Basque suffix “-dun” it’s just the short form of “duen” - “the one who has”. It’s a very useful - and used - suffix. There you go some examples:
- Txapeldun - lit. “the one who has the beret” - champion - Euskaldun - lit. “the one who has the Basque language” - Basque speaker - Arduradun - lit. “the one who has responsability” - responsible - Haurdun - lit. “the one who has a child” - pregnant - Dirudun - lit. “the one who has money” - wealthy - Errudun - lit. “the one who has the blame” - guilty - etab.
There are quite a lot of set expressions in Russian, where the word order is indirect, and the whole logic of a sentence is of Yakov Smirnoff type: the real subject, the one who acts is in indirect form (in any case other than the Nominative), and the object is in the Nominative and IS technically a subject. Here are three most common types of such expressions:
У + Noun/ Pronoun in Genitive + есть + Object in the Nominative ( formal subject)
У нашего народа есть надежда. Our people have a hope.
Noun/ Pronoun in Dative + нужен/ нужна/ нужно/ нужны + Object in the Nominative ( formal subject)
Нашему народу нужна правда! Our people need the truth!
Noun/ Pronoun in Dative + нравится/нравятся + Object in the Nominative ( formal subject)
Нашему народу нравится искренность. Our people like sincerity.
Just remember that when you want to express your likes or needs, or say that you have something, you should put the object, the topic of your sentence, in the Nominative.
One of my favorite things in internet grammar is leaving out “of” in causal explanations. Like the answer to “why does it take so long to get to work?” can be “because bus routes”, which somehow sounds more natural than the alternative?
I love Internet grammar I love how “you what mate” is an incredulous question but “u wot m8” is an invitation to fight I love how straight people are different to Straight People I love how smol is so much smaller than small I live how thiS, tHIS and THIS are all different in my mind i luv how dis spelling make sarcasm I love how haha, lol and lmao are completely different emotions I love how….. This…. Makes everything… So much more dramatic???? Tone is so hard to convey in writing u go lil buddies you go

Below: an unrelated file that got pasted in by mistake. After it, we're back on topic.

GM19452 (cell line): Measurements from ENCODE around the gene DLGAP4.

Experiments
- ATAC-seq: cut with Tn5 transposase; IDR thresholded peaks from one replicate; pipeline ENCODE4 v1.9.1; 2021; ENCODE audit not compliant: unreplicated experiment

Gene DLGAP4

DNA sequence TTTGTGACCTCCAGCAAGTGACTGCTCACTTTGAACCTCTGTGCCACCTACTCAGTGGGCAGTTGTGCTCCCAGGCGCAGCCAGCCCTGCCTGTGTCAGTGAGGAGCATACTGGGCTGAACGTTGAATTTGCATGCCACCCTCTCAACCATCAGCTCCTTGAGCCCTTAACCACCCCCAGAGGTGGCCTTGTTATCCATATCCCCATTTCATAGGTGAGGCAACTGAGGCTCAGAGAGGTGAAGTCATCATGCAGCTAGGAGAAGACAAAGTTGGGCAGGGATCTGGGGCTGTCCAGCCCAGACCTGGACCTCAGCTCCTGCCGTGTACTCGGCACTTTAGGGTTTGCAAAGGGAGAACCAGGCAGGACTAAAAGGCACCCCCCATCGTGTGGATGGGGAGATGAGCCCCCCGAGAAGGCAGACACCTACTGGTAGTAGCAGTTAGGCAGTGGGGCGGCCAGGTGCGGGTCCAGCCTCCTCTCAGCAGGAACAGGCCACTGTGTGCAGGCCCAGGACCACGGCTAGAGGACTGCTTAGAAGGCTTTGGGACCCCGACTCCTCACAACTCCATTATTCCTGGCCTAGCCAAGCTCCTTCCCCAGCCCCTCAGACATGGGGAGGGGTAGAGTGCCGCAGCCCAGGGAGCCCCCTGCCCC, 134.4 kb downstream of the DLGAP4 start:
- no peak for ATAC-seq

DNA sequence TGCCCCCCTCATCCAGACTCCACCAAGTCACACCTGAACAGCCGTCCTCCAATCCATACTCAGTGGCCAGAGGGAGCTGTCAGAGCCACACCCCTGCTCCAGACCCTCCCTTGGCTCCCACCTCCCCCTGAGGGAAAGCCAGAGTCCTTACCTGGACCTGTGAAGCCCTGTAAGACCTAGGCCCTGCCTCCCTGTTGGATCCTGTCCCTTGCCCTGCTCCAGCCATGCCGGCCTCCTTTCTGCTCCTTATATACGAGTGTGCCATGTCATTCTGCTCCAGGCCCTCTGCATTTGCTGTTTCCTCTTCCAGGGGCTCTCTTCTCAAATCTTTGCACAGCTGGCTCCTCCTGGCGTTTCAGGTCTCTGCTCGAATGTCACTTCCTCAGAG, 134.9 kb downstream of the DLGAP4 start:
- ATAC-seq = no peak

“Por fin, tenemos la tarea de todos.” = “At last, we’ve got everyone’s homework.”
17) Quizás / tal vez: Maybe, perhaps
Ex: “Quizás/ Tal vez no debí haberme comido toda sea comida” = “Maybe I shouldn’t have eaten all that food”
18) Aunque: Although, even though
Ex: “Aunque está lloviendo, voy a ir al gym” = “Even though it’s raining, I’m going to the gym”
19) Además: Moreover, besides, also, and occasionally used as “too”
Ex: “El queso es demasiado suave, demasiado débil, y además huele muy mal.” = “Cheese is too soft, too weak, and besides, it smells terrible.”
20) Sin embargo: However, nonetheless, nevertheless
“Entiendo que el queso no es tan fuerte como el acero, pero sin embargo voy a hacer un carro con él.” = “I understand that cheese isn’t as strong as steel, but nevertheless I’m going to make a car out of it.”
21) De hecho: actually
Ex: “De hecho, nunca vi esta película pero dicen que es digna ser vista.” = “Actually, I’ve never seen that movie, but they say it is worth it.”
English usage PSA because this is driving me crazy:
‘Everyday’ is an adjective used to describe something rote, routine, or pedestrian, as in, “Because her gown was being dry-cleaned, she was forced to wear a boring everyday dress to the party.” ‘Everyday’ can also be used as a noun to refer to regular life in general, as in, “Joe grew bored with the everyday in Cleveland, snapped one morning, sold his things, and moved to Paris.”
‘Every day’ is an adverb phrase indicating that something happens with regularity every 24 hours, as in, “I go to the same coffee shop every day.”
Pro-tip: if you can replace ‘every’ with ‘each’ and the sentence still makes sense (as in, “I go to the coffee shop each day” but not “..she was forced to wear her each day dress to the party”) there should be a space in there.
Now, as adherents of the great and terrible AP Stylebook — which also eschews the Oxford comma — we must admit the moral of this story flies in the face of everything (or one thing) NPR’s own sentences stand for.
But we offer these stories as a reminder that every punctuation mark deserves a fair hearing, a glimpse into the glories of grammar(,) and a quiet rebellion against the tyranny of copy editors everywhere.*
*Just a joke, NPR copy desk! Please don’t break out the red pen.
Who killed the evil King?
He killed the evil King!
If you can rewrite the question using the word “he” the word will be “who” To Whom did you send the King’s head? To him I sent the King’s head.
If you can rewrite the question using the word “him” the word will be “whom”